who reported diminished sensation to pain in her lower limbs, occurring at of age of 10. Her sensory loss was accompanied by shooting pain, whereas touch and thermal sensations were normal. These clinical features are similar to those reported for CMT2B. When the proband received surgical wound debridement, she felt no pain except tension and a sense of traction. The proband had no muscle atrophy but her mother and brothers had clawed toes, hammerhead thumbs, and they developed ulcerations in their teen years or later. The proband's mother, at the age of 30, developed a severe ulcer on her right foot, which was eventually amputated. All members of the family studied lacked a steppage gait, pes cavus, and atrophy of the lower leg or other abnormal phenotypes of the upper limbs. Needle electromyography (EMG) was conducted on the ﬁrst female study subject. Her right tibial nerve motor NCV (MNCV) was 13.2 m/s and the left was 22.0 m/s. The right peroneal nerve MNCV was 36.9 m/s and the left was 38.9 m/s. The superﬁcial peroneal sensory NCV (SNCV) was reduced (right, 23.5 m/s; left, 11.5 m/s), and sural SNCVs could not be measured. Thus, both sensory and motor nerve conduction velocity was decreased. To conﬁrm that the CMT2B-like phenotype of the study family was due to mutations in RAB7, linkage analysis was performed using three markers that span the RAB7: D3S1551, D3S1290, and D3S3264. These three markers co-segregated with the disease in the family (Fig. 1). A maximum LOD score of 1.43 was obtained by applying a two-point analysis method, and these data suggest that the disease gene in the family is RAB7. Direct DNA sequencing of all exons and exon-intron boundaries of the RAB7 gene (Genbank No: NM_004637) in an affected family member revealed an A-to-T transition in nucleotide 482, causing an asparagine to be replaced with an isoleucine residue (p.Asn161Ile). All members of the study family carried this mutation, and unaffected members did not. Furthermore, 100 unrelated normal controls did not carry the mutation. Alignment of amino acid residues across different species suggested that Asn161 is highly conserved (Fig. 2). To conﬁrm that this mutation was associated with the disease in the family, RFLP analysis was conducted. All ﬁve affected family members had both the wild type (WT) allele (278 bp and 222 bp)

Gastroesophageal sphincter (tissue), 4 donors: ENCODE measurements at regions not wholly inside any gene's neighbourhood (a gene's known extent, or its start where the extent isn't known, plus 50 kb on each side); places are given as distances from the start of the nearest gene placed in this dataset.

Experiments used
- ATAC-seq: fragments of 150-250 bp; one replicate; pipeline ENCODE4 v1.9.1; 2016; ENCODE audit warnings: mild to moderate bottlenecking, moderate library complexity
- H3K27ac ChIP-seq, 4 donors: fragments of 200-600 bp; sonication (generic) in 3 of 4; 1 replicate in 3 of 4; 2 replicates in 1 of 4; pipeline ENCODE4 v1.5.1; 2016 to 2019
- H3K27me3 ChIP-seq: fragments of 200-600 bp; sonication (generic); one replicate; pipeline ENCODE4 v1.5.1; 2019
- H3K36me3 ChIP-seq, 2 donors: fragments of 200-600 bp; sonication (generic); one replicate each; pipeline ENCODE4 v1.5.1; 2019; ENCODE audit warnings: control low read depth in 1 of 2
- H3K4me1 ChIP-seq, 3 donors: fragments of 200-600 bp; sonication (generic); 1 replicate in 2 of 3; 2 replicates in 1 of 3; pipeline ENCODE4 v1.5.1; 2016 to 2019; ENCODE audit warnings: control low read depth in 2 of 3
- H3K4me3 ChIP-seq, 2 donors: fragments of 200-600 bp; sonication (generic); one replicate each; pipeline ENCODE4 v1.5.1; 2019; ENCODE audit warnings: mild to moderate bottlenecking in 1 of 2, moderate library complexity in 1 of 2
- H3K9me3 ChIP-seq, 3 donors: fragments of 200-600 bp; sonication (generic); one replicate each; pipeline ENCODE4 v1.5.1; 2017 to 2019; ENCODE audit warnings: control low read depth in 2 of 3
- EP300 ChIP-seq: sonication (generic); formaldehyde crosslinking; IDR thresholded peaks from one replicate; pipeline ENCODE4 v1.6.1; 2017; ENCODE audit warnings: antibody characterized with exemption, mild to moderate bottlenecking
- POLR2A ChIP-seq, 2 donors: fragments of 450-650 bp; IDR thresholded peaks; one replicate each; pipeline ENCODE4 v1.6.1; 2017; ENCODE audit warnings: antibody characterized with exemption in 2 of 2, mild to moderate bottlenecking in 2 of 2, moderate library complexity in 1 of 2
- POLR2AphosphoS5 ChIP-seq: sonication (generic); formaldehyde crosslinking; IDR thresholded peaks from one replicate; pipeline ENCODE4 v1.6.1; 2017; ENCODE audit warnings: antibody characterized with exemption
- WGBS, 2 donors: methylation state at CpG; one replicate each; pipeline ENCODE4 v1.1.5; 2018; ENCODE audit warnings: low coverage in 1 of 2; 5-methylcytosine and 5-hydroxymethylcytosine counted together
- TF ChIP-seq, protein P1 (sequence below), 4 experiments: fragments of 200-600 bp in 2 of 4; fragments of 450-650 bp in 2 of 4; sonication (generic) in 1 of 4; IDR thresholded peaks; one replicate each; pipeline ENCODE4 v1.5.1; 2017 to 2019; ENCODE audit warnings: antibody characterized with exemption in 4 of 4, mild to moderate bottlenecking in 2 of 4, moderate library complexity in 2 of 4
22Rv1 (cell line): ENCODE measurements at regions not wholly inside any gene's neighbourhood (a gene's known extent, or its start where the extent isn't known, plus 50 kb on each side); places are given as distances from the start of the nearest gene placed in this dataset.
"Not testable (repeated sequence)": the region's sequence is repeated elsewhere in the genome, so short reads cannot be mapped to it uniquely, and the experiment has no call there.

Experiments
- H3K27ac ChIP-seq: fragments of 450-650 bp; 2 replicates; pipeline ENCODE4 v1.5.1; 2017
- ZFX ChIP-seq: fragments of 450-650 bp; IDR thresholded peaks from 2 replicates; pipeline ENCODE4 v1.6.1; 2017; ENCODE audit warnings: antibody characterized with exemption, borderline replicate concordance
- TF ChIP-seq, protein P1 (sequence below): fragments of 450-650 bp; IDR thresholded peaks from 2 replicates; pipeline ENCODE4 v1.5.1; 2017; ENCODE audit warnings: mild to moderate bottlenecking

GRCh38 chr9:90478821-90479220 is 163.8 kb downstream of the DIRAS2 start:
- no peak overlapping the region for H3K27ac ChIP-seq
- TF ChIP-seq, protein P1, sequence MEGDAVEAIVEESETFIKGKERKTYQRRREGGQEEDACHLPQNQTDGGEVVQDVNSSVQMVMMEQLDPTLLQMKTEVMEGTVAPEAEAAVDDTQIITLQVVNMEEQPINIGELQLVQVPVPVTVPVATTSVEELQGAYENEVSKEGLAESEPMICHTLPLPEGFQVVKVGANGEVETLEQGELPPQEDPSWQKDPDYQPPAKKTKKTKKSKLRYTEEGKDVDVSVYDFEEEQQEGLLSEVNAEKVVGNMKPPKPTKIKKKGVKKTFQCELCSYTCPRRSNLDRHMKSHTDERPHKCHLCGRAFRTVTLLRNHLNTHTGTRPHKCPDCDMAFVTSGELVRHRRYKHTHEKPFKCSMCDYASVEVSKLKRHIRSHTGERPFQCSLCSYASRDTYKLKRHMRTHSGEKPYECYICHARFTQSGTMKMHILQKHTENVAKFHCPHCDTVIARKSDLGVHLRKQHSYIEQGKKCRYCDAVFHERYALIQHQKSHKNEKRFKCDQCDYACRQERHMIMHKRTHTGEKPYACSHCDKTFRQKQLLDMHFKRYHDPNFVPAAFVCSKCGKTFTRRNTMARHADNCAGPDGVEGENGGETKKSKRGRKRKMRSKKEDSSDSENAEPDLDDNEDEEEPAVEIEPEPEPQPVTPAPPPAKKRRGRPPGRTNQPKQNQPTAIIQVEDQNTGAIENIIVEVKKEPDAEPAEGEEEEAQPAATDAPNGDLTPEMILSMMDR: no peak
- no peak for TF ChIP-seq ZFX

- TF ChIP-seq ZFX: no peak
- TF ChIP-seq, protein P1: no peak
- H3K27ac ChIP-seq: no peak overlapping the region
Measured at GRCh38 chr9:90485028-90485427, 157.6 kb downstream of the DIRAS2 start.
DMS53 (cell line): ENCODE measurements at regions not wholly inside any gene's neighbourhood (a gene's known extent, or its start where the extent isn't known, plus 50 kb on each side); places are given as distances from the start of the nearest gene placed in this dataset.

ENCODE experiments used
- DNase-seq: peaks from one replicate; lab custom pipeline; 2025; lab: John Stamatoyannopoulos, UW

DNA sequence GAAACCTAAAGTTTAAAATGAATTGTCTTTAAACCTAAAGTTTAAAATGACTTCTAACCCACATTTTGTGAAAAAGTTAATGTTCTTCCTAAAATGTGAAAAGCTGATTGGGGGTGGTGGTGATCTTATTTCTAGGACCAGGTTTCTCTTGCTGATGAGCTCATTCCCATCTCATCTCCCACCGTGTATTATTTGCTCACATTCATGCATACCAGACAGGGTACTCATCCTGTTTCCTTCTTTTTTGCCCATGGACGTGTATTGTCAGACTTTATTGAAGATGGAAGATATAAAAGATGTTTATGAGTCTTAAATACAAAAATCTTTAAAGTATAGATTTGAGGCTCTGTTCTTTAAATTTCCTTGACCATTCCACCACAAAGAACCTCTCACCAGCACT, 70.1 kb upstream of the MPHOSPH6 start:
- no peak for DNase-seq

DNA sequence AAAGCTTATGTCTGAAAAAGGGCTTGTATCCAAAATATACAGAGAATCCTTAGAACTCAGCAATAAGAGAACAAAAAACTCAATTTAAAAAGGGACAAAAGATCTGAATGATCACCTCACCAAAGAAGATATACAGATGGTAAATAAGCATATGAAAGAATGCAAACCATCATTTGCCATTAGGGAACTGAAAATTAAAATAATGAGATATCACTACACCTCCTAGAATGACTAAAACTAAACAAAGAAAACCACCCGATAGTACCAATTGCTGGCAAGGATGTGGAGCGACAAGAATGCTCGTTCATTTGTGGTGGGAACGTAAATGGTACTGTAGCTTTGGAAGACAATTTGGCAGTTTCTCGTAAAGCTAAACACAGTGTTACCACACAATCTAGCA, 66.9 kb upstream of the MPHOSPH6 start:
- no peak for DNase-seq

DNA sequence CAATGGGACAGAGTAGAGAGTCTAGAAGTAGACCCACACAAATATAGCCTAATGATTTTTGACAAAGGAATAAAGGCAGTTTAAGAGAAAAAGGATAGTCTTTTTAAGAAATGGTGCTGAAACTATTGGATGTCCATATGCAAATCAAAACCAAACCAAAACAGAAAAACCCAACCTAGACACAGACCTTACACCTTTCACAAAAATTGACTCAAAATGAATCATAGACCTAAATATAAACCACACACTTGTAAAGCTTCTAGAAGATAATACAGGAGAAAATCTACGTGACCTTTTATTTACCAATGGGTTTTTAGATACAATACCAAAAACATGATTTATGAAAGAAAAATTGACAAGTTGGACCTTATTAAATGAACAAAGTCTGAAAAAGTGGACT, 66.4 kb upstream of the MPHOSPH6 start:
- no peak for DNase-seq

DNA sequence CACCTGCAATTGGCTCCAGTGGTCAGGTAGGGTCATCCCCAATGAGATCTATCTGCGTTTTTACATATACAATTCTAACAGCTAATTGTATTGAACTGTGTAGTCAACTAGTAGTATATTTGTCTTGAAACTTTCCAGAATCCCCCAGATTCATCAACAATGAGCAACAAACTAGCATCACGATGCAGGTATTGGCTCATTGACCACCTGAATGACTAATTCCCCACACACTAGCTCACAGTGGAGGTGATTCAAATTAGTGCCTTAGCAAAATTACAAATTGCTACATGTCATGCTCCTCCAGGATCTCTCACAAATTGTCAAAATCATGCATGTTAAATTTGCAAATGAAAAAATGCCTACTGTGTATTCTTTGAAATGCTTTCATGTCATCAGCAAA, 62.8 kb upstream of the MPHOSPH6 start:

Fig. 1. Pedigree structure of three generations of a Chinese family affected with CMT2B and linkage analysis data for three markers linked to the RAB7 gene. Affected males and females are depicted with ﬁlled squares and circles. Normal individuals are depicted with empty symbols. The proband is indicated by an arrow. Haplotype analysis was conducted using three markers, D3S1551, D3S1290, and D3S1764. The RAB7 gene is located between D3S1290 and D3S1764. Data show that the three markers co-segregated with the disease.